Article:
The past weeks have been filled with intense competition to join extracurricular activities. A cappella groups, improv troupes, the Yale Symphony Orchestra and countless other groups held weeks of tough auditions to select new members. Simultaneously, a slightly less glamorous part of campus life has been incredibly selective in its admissions: term-time jobs.

Diana Rosen_Karen Tian

Around half of Yale undergrads are on financial aid, meaning that they’re expected to earn $3,300 a year through student employment ($2,800 for freshmen). The generous campus minimum wage of $12 an hour means that most students should have to work no more than 10 hours per week in order to meet this goal. In fact, Yale prohibits students from working more than 19 hours. I remember my tour guide raving about the jobs Yale offers. His job was to distribute toilet paper to suites, and he loved it. It was easy, he could study in his downtime, and he was rolling in the cash.

But there’s a small problem. Securing a job on campus this semester seems to have become almost as hard as getting into the Whiffenpoofs. The Yale Student Employment Office lists hundreds of jobs online along with quick applications. Since all the applications ask you to list your availability, I held off (as many students did) until my course schedule was finalized at the end of shopping period. I then sent in around 10 applications and expected to hear back within the next week. When nothing happened, I sent in 10 more. Then 20 more. Eventually I had applied for close to 50 jobs and had heard nothing back. I wasn’t even getting rejected; I was simply refreshing a jobless email inbox each morning.

This didn’t make sense to me. The “Financing Your Yale Education” booklet says: “All students on financial aid are given the opportunity to meet a portion of their student costs through term-time employment.” But I was a student on financial aid, and I wasn’t being given that opportunity. Students across campus had applied to dozens of jobs online and either never heard back or received automatic reply rejections saying that the job was already filled. One lucky friend of mine was actually offered an interview for a library job. He showed up only to be told that he was one of dozens of students interviewing. Unsurprisingly, he didn’t get the job.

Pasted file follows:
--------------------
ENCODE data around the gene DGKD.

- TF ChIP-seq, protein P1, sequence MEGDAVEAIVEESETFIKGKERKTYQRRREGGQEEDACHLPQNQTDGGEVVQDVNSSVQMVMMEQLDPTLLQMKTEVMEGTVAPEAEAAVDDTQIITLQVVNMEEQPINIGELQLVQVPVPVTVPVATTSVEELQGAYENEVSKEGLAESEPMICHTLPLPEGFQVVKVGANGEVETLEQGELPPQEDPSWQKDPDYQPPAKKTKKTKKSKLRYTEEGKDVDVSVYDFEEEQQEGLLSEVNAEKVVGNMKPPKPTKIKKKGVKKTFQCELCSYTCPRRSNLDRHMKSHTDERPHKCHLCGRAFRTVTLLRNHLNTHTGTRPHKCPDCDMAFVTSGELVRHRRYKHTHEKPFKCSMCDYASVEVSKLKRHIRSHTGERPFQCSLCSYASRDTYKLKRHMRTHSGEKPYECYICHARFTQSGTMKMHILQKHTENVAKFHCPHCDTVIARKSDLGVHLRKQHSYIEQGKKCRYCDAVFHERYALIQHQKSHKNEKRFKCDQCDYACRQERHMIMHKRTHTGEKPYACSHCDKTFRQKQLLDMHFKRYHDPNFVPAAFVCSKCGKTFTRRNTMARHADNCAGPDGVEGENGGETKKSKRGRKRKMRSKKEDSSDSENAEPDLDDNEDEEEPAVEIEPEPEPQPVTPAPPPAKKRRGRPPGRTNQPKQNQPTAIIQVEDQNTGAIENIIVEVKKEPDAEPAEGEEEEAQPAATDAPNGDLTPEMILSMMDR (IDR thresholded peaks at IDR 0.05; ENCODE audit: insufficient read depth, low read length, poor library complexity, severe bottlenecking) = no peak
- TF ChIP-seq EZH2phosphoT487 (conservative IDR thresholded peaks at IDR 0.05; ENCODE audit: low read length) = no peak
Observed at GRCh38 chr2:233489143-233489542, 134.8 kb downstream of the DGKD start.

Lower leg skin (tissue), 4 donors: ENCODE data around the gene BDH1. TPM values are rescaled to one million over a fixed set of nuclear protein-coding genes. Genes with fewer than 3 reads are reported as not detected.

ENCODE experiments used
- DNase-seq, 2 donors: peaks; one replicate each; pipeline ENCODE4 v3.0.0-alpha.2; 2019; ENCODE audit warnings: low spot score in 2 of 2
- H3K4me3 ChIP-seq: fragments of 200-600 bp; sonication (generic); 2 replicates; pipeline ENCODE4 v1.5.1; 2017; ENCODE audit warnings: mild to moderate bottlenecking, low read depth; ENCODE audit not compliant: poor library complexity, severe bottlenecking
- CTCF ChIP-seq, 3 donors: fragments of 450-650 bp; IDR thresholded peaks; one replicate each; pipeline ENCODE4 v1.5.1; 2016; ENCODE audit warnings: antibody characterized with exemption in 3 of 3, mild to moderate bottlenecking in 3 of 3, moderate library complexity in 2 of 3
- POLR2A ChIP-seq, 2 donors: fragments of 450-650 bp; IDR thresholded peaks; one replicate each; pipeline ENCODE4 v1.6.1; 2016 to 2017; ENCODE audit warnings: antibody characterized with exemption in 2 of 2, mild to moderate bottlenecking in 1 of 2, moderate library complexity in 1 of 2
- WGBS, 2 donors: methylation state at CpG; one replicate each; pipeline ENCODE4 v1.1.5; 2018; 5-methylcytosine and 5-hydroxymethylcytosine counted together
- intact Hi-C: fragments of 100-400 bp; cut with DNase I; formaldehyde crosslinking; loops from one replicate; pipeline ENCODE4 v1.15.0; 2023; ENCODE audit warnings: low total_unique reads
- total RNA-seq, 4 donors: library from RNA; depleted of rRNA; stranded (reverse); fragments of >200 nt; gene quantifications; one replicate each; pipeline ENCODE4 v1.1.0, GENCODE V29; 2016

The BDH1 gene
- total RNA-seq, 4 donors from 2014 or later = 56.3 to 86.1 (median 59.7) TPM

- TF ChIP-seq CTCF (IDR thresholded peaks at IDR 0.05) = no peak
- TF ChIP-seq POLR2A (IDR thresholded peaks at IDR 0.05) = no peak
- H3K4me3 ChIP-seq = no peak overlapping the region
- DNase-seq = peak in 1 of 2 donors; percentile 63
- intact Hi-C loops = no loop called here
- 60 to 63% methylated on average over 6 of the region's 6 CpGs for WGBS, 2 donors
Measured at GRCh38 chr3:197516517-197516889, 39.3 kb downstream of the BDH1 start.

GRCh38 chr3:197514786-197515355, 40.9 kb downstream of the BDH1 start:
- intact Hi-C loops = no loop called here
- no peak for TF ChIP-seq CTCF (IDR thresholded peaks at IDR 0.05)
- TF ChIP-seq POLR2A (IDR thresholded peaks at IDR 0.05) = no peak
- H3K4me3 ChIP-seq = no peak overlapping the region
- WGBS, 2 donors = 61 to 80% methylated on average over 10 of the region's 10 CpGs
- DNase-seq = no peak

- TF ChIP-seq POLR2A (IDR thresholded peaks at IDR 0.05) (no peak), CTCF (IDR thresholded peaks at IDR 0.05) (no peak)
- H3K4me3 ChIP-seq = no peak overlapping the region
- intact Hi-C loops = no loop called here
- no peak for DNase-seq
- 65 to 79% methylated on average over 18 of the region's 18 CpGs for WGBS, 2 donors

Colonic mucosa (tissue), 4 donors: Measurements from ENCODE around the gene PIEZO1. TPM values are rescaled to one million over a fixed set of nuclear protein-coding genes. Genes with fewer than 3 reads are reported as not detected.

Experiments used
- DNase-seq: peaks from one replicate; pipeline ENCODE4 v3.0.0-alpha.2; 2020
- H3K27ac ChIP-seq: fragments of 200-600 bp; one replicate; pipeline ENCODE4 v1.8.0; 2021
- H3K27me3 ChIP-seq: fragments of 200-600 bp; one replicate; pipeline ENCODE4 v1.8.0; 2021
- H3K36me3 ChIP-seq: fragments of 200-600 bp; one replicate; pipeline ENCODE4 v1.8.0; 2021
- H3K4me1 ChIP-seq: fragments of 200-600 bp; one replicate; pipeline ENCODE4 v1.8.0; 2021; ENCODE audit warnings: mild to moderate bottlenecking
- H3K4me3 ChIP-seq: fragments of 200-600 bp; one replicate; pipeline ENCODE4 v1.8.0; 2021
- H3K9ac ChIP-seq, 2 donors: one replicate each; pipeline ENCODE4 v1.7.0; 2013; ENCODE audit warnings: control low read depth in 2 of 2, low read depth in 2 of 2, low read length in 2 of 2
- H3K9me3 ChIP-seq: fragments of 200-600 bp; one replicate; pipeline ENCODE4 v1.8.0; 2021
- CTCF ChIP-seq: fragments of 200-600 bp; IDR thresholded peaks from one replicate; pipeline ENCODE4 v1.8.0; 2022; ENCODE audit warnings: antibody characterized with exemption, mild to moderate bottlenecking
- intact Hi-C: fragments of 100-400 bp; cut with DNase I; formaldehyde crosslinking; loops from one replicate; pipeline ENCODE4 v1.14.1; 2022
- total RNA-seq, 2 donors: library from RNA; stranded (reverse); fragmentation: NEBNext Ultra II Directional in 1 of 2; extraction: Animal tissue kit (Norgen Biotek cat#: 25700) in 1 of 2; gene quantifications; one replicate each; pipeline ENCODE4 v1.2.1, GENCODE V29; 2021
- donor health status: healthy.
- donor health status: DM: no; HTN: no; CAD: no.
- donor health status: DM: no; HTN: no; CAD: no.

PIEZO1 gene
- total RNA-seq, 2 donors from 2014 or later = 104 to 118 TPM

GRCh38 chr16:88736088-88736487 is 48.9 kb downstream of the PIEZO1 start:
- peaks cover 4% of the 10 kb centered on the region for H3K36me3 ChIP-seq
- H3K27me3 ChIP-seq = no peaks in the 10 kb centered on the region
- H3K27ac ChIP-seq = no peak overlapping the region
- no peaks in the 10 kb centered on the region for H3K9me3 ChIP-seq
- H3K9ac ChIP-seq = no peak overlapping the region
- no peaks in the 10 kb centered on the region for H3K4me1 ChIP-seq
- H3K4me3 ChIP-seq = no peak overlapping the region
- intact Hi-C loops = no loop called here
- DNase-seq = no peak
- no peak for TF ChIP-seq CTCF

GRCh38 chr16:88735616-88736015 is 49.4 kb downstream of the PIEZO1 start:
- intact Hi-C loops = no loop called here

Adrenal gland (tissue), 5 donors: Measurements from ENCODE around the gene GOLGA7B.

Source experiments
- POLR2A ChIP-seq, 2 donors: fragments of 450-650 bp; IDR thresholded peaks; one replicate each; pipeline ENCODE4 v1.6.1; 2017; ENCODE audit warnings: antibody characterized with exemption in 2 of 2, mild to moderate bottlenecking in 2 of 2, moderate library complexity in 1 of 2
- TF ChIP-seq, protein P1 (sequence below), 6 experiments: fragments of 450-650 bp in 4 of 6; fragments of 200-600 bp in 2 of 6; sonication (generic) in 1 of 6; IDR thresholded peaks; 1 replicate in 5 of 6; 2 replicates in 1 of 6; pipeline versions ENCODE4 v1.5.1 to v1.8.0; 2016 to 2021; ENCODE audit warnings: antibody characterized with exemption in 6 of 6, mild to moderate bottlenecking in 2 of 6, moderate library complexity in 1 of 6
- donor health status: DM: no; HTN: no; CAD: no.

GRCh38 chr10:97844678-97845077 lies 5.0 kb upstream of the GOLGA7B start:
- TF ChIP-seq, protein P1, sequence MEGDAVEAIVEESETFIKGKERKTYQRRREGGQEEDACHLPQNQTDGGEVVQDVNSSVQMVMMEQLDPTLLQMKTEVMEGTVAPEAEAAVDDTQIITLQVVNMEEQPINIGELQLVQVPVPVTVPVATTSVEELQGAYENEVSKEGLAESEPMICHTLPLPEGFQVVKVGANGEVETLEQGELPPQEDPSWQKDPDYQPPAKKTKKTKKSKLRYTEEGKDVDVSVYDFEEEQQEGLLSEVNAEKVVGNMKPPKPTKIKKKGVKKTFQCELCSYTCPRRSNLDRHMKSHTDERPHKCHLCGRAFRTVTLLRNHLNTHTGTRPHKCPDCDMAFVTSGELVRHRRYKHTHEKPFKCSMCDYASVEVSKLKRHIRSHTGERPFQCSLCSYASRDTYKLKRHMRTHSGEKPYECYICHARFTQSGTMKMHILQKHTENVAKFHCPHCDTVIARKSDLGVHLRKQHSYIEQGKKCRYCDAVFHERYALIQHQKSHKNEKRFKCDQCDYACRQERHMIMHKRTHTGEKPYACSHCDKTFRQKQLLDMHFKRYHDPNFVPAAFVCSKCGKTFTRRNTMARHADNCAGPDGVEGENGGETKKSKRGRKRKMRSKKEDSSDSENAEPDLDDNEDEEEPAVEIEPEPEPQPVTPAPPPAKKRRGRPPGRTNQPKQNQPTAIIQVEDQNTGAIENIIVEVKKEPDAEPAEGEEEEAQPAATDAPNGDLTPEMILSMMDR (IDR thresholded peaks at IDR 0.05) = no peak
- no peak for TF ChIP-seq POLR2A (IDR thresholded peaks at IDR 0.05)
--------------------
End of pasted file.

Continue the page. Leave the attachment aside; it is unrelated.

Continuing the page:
After receiving a call from home and being told that money was getting tight, I began to get desperate. I called the Student Employment Office to ask for advice. I was told that there was nothing the employment office could do for me, as employment decisions were entirely up to the employers. They recommended that I continue applying to jobs online, but also added that it was possible that the system was getting overloaded with applications. I also asked if I received preference for jobs as a financial aid student. They responded that Yale recommends that employers give preference to financial aid recipients for the first two weeks of classes, but does not enforce this policy in any way.

Either there aren’t enough jobs to go around right now, or there is some major bureaucratic problem in the way that job applications are being submitted to employers. As the weeks pass by, the number of hours per week students will need to work increases steadily. And with no policy to enforce that financial aid recipients get preference for jobs, it is possible that some students will be unable to find employment and instead be forced to rely on loans or place an additional financial burden on their parents.

It is unlikely that much can be done to remedy this situation immediately, but there are steps Yale can — and should — take in the future. First, a policy should be enforced for the first month of classes that gives preference to financial aid recipients searching for jobs. Second, employers should be required to respond to all applicants within a certain amount of time. Third, complete listings of the numbers of jobs on campus should be provided to ensure that there are actually enough jobs for every financial aid student.

I got a job last week, but not through the Student Employment website. A friend leaving her job from last semester recommended me to her manager. When I went to speak with him, he told me that he hadn’t even received my application through the online system. Most stories of successful job searches at Yale sound like this one, and that needs to change. If Yale intends to continue including a term-time job as a part of every financial aid package (and increasing the amount of earnings required every year), then reforming the job search system must be a priority.

Diana Rosen is a sophomore in Pierson College and is a staff blogger for the News. Contact her at diana.